But gun details remain dangerous territory for western writers. For every novelist there are two dozen historians, six dozen hobbyists and a wolfpack of book reviewers waiting to pounce on any little lapse of accuracy—even while they overlook the principal argument of the book.

In Shane the principal argument is as follows. Shane is the last gunfighter, the archetypal nameless knight errant, majestic in his skills at savagery and violence. But the time for such savagery is over. Shane’s time has come to and end and he cannot join the new civilized order of things. When he kills Stark Wilson, he kills the very reason of his own existence. His strength remains, in the farmer people. As Marian says, “He’s not gone. He’s here, in this place, in this place he gave us. He’s all around us and in us, and he always will be.” But the man himself must ride “back whence he had come and he was Shane.”

“I had never been west of Toledo, Ohio, when I wrote Shane,” Schaefer said. He based the novel loosely on what he had read of the Johnson County War. But was there really such a man? Did such a thing really happen? Does it matter?

In Dorothy Johnson’s story, “The Man Who Shot Liberty Valance,” the newspaper reporter is asked if he is going to print what really happened. “No, sir. This is the West, sir,” he says. “When the legend becomes fact, print the legend.”

So, it was a nice warm day in Santa Fe and Jack Schaefer and I had been discussing the final details about publishing Shane: The Critical Edition when he left the room and came back carrying a heavy-looking Colt .45. He placed on the coffee table in front of me. It didn’t seem polite to ask whether it was loaded.

“That’s the gun,” he said. “That’s the gun I had on my desk while I was writing Shane.”

“But Jack,” I protested. “You described a Single Action Army. This gun is a 1915 Colt Army.”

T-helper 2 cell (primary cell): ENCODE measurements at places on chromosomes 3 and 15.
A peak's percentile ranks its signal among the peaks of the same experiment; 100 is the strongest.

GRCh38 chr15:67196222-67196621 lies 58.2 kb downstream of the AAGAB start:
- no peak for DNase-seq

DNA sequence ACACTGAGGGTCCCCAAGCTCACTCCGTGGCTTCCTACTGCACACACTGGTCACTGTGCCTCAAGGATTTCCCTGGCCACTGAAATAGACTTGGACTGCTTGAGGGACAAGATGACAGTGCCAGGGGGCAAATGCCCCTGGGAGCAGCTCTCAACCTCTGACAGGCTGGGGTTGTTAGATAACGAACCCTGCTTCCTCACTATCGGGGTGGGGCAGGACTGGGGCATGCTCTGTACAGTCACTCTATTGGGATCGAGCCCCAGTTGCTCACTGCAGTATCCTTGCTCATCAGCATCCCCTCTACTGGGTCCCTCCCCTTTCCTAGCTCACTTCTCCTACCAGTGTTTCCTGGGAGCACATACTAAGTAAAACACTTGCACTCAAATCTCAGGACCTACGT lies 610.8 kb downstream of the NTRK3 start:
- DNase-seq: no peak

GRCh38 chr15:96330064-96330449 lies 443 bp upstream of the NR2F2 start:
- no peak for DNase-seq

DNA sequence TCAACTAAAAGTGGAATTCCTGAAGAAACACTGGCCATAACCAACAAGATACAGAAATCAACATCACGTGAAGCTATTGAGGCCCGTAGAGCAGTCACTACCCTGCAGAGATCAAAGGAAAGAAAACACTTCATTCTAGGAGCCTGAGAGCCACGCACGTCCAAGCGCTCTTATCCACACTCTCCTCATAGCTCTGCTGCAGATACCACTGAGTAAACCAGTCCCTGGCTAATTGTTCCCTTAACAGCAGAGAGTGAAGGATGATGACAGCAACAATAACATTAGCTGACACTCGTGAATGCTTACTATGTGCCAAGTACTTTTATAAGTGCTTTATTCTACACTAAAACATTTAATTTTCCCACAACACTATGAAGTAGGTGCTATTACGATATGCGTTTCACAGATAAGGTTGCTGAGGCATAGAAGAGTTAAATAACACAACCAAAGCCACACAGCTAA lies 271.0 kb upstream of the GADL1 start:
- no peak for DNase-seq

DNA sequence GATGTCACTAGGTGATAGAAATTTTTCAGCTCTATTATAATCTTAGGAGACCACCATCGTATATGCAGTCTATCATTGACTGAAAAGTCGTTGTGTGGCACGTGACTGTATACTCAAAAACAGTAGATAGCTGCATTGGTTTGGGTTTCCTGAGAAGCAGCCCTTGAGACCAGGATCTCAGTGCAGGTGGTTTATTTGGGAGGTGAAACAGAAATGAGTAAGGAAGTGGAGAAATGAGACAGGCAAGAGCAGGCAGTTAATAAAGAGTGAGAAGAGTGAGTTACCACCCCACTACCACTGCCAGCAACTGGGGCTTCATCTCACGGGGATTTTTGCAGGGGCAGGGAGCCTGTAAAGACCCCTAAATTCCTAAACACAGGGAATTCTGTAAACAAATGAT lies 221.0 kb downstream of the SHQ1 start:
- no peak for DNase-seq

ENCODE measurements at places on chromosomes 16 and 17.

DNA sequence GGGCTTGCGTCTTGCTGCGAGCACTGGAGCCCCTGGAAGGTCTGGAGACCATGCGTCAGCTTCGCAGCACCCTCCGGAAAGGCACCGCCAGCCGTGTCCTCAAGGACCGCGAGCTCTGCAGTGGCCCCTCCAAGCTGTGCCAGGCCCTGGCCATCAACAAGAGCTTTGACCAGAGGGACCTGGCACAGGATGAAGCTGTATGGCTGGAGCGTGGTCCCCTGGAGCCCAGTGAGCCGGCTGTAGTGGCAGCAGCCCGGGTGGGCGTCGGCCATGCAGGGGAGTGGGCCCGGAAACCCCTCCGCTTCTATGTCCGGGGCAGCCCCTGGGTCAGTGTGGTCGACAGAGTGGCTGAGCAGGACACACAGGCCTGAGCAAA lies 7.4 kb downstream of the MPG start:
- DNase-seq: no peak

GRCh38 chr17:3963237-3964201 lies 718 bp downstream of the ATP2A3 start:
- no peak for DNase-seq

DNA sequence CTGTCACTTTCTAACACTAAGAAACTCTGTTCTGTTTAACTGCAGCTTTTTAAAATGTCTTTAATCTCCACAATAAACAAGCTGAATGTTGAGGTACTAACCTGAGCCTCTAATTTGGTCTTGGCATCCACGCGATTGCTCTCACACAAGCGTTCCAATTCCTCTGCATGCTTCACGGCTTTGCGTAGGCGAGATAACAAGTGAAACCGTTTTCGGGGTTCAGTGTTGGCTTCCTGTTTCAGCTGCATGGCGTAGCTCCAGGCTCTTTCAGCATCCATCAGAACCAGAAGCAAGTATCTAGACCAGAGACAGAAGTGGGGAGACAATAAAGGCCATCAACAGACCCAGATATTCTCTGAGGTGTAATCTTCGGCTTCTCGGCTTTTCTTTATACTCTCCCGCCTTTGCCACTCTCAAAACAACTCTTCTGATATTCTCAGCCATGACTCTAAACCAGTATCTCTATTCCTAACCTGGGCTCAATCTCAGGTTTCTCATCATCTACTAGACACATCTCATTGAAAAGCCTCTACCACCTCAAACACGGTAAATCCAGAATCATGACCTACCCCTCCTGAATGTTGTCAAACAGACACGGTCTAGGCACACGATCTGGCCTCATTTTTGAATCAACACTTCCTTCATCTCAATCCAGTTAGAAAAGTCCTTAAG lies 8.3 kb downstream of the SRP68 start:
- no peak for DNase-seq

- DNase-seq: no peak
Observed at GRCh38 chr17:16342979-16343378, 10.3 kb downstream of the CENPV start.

“It’s still an Army model .45,” he said. He picked it up and pressed the catch that released the cylinder for reloading. “See?”

“But it’s the wrong gun. Shane takes place in 1885. This cannon of yours was made in 1915. Or maybe 1917. ”

Schaefer closed the cylinder, looked at me calmly and took a sip of his drink. And I’ll never forget what he said next. It was not a question but a statement.

“It doesn’t matter, does it.”

Jack let me live, and in later years he would even phone me from time to time to ask my advice about a gun he was thinking of using in a story. But I knew what he meant, that day in Santa Fe. Shane had become a legend and the legend had become the fact, and just like Dorothy Johnson said, that’s what matters most.

**

Dr. James Work is the editor of the textbook Prose and Poetry of the American West, past-president of the Western Literature Association, and author of eight novels set in the West.

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4 comments

  1. i never tire of SHANE.

  2. Nor do I, Dave! (However, Schaefer did tell me that he thought MONTE WALSH was a much better book.) Years and years after my work on it, I am still finding Shane fascinating to read.
    jcw

  3. Richard S. Wheeler

    Mr. Work, you caught me. In the early stories, Mr. Skye carries a mountain rifle. Later on, he carries a Sharps. When you write a long-running series that covers several decades of a man’s life these things tend to get confused. I have yet to write an historical novel devoid of errors. In one story, Sierra, I depicted Sutter’s Mill, where gold was discovered in 1848, as having a rotary saw blade. I was wrong. The water wheel was connected to a reciprocating blade. I worry less about these things than about writing a dull story.

  4. Mr Wheeler:
    As my expert friend pointed out to me, a “mountain rifle” could be a Sharps. He has caught me a couple of times using guns that were not impossible but improbable–guns that were too expensive for cowboys, or too underpowered for what I said they were used for.
    Most unusual was when an history buff called me for writing about the 1832 upriver trip of the packet boat “Yellowstone.” Turned out he was right: the dang Army HAD named it the “Yellow Stone” instead.
    Thanks for the note–and your fine stories!
    JCW